2

I have two paths:

  • /students
  • /students/{id}/addresses

...with the following behavior:

POST to /students - 201 Created (if successfully created the Student) POST to /students/{id}/addresses - 201 Created (if successfully created the Address under the requested user) Now, imagine a situation where the client POST to /students/12/addresses, but there's no Student with id = 12.

How should I handle this scenario?

Should I insert without any check and wait for DAO to throw the Exceptions or, before inserting, I should check for Student's existance?

1st option:

StudentController.java

@Autowired
private AddressService addressService;

@PostMapping("/students/{id}/addresses")
public ResponseEntity<?> handleRequestOfCreateAddressToStudent(@PathVariable("id") Long studentId, @RequestBody Address address) {
    address.setStudent(new Student(studentId));
    Address createdAddress = addressService.saveAddress(address);

    URI location = ServletUriComponentsBuilder.fromCurrentRequest().path("/{id}").build(createdAddress.getId());
    return ResponseEntity.created(location).build();
}

AddressService.java

@Autowired
private AddressRepository addressRepository;

public Address saveAddress(Address address) {
    // omitted for brevity...
    return addressRepository.save(address);
}

This way, since I'm using Spring framework, the line return addressRepository.save(address); would throw a DataIntegrityViolationException, because the constraint is violated (there's no Student with such ID to bind with that Address). And, since I need to send the response to the client, I would have to translate the exception that is throwed.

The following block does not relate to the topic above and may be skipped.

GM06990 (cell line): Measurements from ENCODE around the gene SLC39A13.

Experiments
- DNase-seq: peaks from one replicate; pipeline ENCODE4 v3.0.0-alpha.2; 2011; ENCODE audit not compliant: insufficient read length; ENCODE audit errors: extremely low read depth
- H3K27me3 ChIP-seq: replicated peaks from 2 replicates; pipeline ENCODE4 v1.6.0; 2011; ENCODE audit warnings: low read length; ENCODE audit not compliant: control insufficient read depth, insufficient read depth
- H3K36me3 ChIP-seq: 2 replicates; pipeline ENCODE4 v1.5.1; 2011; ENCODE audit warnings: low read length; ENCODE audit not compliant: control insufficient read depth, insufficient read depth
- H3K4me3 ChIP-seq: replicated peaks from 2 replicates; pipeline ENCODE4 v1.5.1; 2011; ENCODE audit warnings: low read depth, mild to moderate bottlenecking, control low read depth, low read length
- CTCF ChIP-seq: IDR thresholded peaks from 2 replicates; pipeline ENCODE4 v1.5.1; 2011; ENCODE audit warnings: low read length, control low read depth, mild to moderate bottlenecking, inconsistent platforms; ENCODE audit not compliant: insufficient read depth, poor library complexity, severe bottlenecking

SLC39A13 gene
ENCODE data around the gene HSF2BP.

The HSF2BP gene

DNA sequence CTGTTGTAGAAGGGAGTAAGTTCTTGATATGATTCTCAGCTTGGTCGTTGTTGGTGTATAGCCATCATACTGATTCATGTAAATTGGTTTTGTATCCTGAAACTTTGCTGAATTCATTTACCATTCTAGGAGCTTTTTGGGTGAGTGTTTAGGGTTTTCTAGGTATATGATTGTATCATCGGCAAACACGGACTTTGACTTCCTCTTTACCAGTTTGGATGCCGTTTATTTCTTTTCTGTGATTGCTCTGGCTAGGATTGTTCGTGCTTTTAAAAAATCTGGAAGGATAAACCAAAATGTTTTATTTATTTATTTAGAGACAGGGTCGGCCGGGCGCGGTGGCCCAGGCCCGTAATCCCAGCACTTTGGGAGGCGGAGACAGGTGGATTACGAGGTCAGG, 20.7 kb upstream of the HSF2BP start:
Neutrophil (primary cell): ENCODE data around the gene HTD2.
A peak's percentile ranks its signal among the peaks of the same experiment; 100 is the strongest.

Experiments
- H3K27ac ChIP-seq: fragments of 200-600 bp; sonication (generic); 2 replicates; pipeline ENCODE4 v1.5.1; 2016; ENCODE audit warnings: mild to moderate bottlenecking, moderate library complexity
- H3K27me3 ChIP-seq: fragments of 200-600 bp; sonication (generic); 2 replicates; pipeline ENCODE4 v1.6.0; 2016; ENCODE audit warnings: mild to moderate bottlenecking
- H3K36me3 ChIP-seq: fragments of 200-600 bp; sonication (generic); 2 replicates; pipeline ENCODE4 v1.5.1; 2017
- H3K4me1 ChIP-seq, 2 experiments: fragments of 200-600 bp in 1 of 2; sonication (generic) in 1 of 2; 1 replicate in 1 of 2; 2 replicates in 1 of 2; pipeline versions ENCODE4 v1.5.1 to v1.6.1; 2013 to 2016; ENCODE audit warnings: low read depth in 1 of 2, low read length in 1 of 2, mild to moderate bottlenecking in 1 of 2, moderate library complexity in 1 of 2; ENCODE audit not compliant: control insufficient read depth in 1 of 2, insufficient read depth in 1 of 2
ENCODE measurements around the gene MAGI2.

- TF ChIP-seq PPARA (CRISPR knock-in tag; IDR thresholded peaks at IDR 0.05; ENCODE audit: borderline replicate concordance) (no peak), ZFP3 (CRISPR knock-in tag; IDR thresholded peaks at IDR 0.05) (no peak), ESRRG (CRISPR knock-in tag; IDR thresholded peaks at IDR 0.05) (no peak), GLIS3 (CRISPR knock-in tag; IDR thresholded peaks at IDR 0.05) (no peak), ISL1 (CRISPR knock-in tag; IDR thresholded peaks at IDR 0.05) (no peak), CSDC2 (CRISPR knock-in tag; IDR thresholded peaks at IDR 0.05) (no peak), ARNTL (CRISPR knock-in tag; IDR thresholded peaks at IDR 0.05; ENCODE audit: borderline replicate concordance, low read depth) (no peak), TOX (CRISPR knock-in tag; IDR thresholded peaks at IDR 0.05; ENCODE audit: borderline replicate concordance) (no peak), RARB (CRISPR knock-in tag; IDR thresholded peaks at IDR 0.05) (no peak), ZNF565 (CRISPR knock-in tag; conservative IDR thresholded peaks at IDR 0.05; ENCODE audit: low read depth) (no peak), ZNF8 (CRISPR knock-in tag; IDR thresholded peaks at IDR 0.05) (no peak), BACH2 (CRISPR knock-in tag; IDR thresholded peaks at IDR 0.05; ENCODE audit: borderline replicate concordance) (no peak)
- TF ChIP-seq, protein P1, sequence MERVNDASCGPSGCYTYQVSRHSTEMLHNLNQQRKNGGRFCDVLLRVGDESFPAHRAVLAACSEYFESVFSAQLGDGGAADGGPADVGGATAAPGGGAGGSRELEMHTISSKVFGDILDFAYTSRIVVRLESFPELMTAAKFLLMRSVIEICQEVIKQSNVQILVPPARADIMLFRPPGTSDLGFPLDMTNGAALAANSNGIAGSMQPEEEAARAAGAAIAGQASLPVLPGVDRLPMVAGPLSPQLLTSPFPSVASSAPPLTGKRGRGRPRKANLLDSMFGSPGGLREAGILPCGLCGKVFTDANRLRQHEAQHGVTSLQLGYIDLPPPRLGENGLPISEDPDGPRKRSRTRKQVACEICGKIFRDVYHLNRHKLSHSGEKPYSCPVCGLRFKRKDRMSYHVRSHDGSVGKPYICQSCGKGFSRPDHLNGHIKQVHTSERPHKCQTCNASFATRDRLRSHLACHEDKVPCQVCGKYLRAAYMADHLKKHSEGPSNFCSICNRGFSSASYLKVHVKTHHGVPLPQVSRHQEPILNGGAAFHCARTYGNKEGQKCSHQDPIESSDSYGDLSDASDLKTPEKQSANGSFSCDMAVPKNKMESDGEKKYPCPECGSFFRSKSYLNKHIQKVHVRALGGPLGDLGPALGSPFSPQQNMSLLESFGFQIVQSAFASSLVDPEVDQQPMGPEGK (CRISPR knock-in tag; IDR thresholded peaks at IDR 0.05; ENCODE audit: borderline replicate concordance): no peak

2nd option:

StudentController.java

@Autowired
private StudentService studentService;

@Autowired
private AddressService addressService;

@PostMapping("/students/{id}/addresses")
public ResponseEntity<?> handleRequestOfCreateAddressToStudent(@PathVariable("id") Long studentId, @RequestBody Address address) throws StudentNotFoundException {
    Student student = studentService.findById(studentId);

    if(student == null)
        throw new StudentNotFoundException("message");

    address.setStudent(new Student(studentId));
    Address createdAddress = addressService.saveAddress(address);

    URI location = ServletUriComponentsBuilder.fromCurrentRequest().path("/{id}").build(createdAddress.getId());
    return ResponseEntity.created(location).build();
}

This way, I don't need to translate the Exception, as I already know that the Student does not exist so that I can throw a custom exception.

My thoughts in both approaches:

  1. Without checking, I do reduce the code and the number of times I trigger my database;
  2. Checking, I do know exactly why I'm unable to add the Address (the Student does not exist) and can throw a custom exception without having to translate it;

Which one is the best approach to this scenario?

Should I wait for the DAO to throw the Exception, or should I prevent it from throwing by checking if the Student exists?

  • Which way provides the most benefits for the least cost? Which way most effectively meets your specific requirements? – Robert Harvey Dec 17 '18 at 16:20
  • Why is someone adding an address for a non-existing user in the first place? – axl Dec 18 '18 at 5:39
  • Well, that's an exception. I want to have mapped and handled as much scenarios as I can. – Matheus Cirillo Dec 18 '18 at 14:01
0